But, you know, there’s other options, too.
The Sun Belt Conference recently added Coastal Carolina to further cement its foothold on the Southeast, while shedding the dead weight of Idaho and New Mexico State starting in 2018.
A reduction strategy could make sense for the MAC, especially if they believe they’re in a position financially that would require such a drastic action. It would, of course, be an extremely unpopular option, as the conference has more or less looked the same since 2004.
The two schools that could most easily be removed in this (again, extremely unlikely) scenario to keep up a geographic footprint of full members would be NIU and Buffalo. NIU has already been a target for expansion and has not denied interest in jumping up in the past. Buffalo, meanwhile, makes sense from a geographic standpoint, as they’re an outlier on the map. The university’s recent financial struggles, which resulted in the shuttering of four varsity sports, could certainly be used as an argument to remove the school as well.
And then, there’s the option of staying pat and hoping the situation changes in seven years to the point where member institutions don’t have to worry about any major change.
The MAC is still in the middle of its 10-year, $113 million megadeal with ESPN to broadcast its games nationally in a conference-friendly deal that includes big payouts per institution (around $670,000 annually per school per year) and free infrastructure. That deal takes the MAC to 2026-2027, so they’re certainly in a bit more stable situation than fellow G5 conferences, especially with the news that Conference USA’s TV partners might be trying to get out of the deal.
But its stability might be a killer, especially if EXPANSIONPALOOZA: THE SECOND ONE happens and one or more MAC schools are picked up in the chaos and fury. Even now, the conference stands at an unfavorable pool of candidates, especially with Old Dominion, already an affiliate member in other sports, going to Conference USA.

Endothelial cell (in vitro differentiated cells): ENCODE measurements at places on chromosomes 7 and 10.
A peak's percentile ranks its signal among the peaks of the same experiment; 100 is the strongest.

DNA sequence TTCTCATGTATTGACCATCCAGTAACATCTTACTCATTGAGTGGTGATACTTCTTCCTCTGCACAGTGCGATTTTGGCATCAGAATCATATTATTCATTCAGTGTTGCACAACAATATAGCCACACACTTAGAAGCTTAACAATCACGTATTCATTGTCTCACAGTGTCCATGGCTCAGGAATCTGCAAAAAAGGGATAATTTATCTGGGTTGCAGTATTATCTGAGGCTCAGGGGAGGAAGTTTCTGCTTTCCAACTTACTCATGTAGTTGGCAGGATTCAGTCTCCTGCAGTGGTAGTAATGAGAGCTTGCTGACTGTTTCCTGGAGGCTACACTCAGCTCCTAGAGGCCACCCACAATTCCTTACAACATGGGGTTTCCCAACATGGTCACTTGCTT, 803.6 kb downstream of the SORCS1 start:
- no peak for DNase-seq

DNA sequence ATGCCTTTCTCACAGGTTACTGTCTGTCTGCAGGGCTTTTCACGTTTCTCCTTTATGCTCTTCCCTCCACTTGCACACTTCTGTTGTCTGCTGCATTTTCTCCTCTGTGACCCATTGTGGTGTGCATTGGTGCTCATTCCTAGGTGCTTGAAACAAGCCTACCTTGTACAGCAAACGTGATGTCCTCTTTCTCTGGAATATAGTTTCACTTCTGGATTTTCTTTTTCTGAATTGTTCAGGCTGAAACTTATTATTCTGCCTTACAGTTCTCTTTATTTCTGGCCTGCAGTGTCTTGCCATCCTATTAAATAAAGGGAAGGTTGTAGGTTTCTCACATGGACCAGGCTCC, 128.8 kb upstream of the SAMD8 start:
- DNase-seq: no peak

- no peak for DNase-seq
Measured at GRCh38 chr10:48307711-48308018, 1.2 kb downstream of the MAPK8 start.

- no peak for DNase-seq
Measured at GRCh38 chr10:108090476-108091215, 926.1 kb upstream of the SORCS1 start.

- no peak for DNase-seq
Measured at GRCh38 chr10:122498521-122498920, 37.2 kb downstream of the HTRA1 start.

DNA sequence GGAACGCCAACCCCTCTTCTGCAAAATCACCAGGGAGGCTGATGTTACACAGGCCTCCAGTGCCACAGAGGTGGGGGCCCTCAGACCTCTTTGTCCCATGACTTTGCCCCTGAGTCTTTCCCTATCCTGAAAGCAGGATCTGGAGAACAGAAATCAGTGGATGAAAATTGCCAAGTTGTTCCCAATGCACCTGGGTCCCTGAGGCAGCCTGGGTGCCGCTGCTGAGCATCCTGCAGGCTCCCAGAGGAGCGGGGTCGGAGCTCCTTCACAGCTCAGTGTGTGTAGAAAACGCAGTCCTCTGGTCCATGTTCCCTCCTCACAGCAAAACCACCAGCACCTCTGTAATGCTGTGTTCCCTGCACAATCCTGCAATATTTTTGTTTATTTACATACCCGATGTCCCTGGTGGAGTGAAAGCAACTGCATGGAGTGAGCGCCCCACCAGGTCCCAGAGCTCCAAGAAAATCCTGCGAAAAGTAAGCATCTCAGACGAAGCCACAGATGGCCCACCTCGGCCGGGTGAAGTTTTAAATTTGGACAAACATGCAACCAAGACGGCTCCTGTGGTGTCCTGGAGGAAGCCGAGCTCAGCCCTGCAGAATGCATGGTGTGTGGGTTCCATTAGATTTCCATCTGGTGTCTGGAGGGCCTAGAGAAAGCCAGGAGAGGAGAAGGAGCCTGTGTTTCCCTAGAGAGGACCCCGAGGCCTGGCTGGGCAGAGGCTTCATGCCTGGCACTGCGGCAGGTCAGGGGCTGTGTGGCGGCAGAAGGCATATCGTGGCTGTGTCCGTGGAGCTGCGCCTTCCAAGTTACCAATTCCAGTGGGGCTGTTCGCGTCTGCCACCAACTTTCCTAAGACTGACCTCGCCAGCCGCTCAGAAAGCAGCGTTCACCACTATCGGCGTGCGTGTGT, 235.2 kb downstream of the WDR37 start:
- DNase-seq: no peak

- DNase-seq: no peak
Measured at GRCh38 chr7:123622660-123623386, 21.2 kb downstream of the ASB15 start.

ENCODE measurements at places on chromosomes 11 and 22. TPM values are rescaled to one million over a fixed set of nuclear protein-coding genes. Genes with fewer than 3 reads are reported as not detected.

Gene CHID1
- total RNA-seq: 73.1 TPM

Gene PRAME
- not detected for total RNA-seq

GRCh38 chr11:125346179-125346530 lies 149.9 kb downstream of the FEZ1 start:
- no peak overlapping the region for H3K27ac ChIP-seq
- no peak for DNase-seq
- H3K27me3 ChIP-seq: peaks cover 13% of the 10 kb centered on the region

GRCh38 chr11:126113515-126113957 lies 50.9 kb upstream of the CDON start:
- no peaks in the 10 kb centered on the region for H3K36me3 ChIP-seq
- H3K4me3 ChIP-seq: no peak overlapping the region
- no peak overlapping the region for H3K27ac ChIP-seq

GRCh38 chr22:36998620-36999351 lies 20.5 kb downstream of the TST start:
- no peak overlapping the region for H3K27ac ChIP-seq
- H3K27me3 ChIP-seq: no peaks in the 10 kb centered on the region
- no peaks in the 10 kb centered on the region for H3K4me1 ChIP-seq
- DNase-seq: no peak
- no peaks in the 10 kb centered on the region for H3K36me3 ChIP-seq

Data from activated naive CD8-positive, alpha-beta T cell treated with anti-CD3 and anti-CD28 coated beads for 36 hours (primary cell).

The pool would be narrow, with James Madison, Illinois State, Indiana State and little else in the way of FCS schools with full required programs ready to go. Schools such as Oakland and Youngstown State would be a good fit in basketball but have nothing to offer anywhere else. Adding a school like North Dakota State is a pipe dream at best.
A lot of the FCS schools that would be good fits belong in the basketball-centric Missouri Valley Conference or Horizon League. One could consider the Ohio Valley COnference as well, but only Eastern Kentucky seems eager to make a jump to the FCS level from that group of schools, which doesn’t serve the MAC any unless they have a travel partner.
In terms of FBS independent schools, the choices aren’t great either. In 2018, that list will be New Mexico State, UMass and Liberty, none of which really do anything for the MAC. One could hope that Conference USA falls apart and the MAC could grab some of the leftover teams that fall in the geographic footprint, such as Western Kentucky or Middle Tennessee State. (No, there isn’t a chance in hell that Marshall would consider a MAC membership, don’t even say it.)
So, in short, I suppose what I’m saying is that it’s a difficult question to tackle at the present. Given the current circumstances of college football leadership, where Power FIve conferences have more say (and power) than ever, G5 conferences, such as the MAC, will inevitably have to face such questions about their respective survivals.
The next seven years will be pivotal in preparing for the worst, even if one hopes for the best.